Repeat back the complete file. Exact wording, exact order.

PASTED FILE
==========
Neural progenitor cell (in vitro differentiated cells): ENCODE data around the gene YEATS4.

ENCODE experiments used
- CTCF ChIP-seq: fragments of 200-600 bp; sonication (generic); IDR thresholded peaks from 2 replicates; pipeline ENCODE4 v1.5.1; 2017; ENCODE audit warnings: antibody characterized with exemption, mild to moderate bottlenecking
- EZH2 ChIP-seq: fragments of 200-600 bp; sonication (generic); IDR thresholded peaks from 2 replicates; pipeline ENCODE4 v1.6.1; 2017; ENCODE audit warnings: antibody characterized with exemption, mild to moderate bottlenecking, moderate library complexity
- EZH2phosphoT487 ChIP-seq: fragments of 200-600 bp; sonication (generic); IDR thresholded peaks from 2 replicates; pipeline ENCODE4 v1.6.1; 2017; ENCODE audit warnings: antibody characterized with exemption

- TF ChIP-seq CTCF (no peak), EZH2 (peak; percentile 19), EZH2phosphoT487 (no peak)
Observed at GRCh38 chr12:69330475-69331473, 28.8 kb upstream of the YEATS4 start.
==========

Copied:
Neural progenitor cell (in vitro differentiated cells): ENCODE data around the gene YEATS4.

ENCODE experiments used
- CTCF ChIP-seq: fragments of 200-600 bp; sonication (generic); IDR thresholded peaks from 2 replicates; pipeline ENCODE4 v1.5.1; 2017; ENCODE audit warnings: antibody characterized with exemption, mild to moderate bottlenecking
- EZH2 ChIP-seq: fragments of 200-600 bp; sonication (generic); IDR thresholded peaks from 2 replicates; pipeline ENCODE4 v1.6.1; 2017; ENCODE audit warnings: antibody characterized with exemption, mild to moderate bottlenecking, moderate library complexity
- EZH2phosphoT487 ChIP-seq: fragments of 200-600 bp; sonication (generic); IDR thresholded peaks from 2 replicates; pipeline ENCODE4 v1.6.1; 2017; ENCODE audit warnings: antibody characterized with exemption

- TF ChIP-seq CTCF (no peak), EZH2 (peak; percentile 19), EZH2phosphoT487 (no peak)
Observed at GRCh38 chr12:69330475-69331473, 28.8 kb upstream of the YEATS4 start.